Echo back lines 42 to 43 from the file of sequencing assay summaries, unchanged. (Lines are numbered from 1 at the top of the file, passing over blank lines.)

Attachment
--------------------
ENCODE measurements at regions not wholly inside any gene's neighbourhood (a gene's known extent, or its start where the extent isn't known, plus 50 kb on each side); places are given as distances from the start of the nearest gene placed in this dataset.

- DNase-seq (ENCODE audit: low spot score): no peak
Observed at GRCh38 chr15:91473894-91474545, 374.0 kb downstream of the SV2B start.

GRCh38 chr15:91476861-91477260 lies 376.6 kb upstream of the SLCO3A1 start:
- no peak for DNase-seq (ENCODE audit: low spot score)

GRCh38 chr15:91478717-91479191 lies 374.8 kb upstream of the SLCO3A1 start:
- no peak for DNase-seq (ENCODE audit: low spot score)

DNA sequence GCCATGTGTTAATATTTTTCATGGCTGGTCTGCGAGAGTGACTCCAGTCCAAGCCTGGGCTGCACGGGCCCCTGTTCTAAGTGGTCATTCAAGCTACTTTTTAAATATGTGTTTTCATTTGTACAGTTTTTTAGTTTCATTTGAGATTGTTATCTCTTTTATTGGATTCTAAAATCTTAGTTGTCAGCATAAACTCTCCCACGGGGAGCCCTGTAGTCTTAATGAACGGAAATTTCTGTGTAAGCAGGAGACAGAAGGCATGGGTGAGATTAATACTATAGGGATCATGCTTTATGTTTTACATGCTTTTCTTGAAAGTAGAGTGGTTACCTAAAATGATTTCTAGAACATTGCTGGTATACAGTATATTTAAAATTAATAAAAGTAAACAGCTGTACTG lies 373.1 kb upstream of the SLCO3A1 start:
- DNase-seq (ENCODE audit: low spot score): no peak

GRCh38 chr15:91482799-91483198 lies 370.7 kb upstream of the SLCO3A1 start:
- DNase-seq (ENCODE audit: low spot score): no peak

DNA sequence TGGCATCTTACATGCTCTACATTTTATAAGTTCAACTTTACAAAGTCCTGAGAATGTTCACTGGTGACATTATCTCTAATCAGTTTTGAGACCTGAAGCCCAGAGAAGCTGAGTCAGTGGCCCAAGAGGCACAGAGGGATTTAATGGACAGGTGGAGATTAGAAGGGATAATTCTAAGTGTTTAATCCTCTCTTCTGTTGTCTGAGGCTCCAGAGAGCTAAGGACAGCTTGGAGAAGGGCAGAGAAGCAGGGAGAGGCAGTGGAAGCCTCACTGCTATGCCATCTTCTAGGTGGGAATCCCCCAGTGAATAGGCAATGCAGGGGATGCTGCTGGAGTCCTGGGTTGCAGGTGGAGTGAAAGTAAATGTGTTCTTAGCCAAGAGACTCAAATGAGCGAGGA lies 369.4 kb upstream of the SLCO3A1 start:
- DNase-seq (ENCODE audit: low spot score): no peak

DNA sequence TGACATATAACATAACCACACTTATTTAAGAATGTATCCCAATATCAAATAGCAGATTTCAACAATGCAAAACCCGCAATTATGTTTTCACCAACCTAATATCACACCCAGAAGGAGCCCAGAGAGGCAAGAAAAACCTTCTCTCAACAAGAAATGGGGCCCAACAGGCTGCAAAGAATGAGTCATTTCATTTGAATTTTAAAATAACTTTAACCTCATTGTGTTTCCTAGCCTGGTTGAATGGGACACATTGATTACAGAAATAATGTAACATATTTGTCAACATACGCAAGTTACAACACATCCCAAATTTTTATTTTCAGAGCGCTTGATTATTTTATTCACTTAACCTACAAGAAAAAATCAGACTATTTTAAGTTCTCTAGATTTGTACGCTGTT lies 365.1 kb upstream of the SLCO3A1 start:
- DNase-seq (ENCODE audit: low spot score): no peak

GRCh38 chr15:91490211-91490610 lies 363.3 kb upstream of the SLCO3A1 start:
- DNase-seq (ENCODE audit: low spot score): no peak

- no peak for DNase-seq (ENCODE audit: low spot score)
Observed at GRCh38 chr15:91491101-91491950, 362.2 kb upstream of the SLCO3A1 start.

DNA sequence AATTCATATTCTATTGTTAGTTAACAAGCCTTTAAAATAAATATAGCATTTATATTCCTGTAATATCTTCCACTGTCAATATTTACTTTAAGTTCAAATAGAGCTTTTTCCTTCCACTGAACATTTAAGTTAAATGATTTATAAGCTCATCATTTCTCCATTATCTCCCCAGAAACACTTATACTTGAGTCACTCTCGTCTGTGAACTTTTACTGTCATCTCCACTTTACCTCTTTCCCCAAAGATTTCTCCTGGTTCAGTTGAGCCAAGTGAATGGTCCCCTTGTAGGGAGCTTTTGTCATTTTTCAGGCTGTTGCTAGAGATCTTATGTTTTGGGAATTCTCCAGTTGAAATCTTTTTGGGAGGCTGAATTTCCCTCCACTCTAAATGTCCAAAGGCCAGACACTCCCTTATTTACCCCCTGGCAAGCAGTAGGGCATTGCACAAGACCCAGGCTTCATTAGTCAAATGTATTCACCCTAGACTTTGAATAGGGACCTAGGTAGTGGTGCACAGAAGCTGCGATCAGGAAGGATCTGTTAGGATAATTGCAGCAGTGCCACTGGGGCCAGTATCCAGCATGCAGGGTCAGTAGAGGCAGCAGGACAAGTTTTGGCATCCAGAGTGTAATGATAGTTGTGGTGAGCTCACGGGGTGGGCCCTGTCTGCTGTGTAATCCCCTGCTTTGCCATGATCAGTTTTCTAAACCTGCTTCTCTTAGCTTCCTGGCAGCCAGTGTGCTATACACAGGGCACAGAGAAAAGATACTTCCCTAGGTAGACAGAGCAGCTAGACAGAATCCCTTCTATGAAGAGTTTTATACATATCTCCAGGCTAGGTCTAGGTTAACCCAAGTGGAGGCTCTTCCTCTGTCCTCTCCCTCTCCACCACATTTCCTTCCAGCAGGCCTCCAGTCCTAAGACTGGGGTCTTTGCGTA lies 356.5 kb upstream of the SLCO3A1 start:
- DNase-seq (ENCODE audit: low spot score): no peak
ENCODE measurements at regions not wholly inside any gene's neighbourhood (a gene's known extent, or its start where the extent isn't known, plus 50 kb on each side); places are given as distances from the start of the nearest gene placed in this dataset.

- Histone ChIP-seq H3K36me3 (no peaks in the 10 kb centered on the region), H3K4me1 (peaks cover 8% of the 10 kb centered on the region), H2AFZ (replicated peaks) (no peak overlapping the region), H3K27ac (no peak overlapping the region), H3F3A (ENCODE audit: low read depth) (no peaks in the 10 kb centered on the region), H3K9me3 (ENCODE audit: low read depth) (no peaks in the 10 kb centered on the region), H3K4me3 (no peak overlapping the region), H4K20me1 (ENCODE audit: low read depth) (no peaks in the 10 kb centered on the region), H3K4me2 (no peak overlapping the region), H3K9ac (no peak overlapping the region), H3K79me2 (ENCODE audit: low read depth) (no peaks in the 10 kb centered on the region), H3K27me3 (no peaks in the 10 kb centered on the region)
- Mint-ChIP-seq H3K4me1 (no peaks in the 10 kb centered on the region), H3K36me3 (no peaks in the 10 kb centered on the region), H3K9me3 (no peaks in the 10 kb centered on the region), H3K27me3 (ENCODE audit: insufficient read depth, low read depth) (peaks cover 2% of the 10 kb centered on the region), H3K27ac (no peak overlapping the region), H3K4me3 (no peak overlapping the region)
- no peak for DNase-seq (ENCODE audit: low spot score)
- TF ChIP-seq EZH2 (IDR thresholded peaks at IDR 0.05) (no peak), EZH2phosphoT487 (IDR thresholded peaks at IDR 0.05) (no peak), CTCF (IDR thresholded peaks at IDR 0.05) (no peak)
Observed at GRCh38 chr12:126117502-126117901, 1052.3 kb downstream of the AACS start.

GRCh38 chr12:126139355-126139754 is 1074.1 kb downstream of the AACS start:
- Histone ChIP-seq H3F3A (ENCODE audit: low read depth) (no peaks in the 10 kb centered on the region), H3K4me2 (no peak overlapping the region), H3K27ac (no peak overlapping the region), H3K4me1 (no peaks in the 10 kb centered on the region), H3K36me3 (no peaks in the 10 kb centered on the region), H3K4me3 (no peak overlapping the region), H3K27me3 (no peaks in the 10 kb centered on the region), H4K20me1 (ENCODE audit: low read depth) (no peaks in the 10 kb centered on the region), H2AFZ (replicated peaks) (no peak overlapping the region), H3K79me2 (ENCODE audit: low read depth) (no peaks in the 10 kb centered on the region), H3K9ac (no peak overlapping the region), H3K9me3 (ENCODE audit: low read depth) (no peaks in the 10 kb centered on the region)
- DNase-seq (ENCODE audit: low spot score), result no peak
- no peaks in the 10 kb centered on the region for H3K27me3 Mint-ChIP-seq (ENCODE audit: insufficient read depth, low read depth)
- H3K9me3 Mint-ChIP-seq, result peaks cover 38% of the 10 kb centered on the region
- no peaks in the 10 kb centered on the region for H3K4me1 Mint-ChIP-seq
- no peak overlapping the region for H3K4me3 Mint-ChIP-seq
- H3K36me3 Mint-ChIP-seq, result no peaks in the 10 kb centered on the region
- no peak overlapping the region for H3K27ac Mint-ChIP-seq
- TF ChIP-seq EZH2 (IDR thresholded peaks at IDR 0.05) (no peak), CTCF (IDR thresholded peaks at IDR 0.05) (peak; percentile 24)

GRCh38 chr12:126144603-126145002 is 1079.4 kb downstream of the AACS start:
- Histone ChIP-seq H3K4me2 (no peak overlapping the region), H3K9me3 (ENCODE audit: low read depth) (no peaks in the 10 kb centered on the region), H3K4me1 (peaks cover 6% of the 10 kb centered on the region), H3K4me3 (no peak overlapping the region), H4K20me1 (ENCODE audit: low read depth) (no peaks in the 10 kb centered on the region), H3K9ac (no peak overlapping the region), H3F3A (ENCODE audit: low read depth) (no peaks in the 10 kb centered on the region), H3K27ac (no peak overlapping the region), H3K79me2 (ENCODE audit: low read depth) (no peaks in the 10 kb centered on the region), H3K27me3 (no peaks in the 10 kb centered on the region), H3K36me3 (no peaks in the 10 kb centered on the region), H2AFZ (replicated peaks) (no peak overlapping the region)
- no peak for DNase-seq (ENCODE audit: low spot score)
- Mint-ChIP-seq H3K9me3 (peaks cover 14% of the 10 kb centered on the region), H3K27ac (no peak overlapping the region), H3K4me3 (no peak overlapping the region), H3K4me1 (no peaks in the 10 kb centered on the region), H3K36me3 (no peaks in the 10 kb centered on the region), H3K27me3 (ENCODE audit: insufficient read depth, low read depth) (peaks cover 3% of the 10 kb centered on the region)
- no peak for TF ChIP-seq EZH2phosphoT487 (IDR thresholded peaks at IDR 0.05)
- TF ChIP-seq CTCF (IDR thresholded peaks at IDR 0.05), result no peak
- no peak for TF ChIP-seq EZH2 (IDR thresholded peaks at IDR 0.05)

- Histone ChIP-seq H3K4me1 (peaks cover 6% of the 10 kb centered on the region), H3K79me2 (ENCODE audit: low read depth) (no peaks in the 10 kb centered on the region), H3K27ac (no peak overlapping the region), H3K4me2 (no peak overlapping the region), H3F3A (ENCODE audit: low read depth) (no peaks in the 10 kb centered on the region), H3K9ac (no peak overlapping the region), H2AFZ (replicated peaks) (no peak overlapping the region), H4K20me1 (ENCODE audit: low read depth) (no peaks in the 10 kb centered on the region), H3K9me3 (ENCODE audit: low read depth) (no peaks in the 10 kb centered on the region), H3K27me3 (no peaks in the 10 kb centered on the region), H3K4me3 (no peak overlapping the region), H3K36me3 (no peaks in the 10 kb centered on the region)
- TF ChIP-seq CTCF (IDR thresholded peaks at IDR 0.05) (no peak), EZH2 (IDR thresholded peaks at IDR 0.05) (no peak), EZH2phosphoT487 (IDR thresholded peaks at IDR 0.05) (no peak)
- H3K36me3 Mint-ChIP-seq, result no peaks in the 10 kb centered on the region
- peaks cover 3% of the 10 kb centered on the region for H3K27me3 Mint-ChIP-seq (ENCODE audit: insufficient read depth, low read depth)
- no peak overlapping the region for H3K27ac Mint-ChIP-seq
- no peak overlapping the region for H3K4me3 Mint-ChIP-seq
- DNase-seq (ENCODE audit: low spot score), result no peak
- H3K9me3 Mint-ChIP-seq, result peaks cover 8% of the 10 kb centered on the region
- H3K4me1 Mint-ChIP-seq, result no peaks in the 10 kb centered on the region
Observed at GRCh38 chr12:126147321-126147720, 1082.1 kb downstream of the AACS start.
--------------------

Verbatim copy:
- no peak for TF ChIP-seq EZH2phosphoT487 (IDR thresholded peaks at IDR 0.05)
- TF ChIP-seq CTCF (IDR thresholded peaks at IDR 0.05), result no peak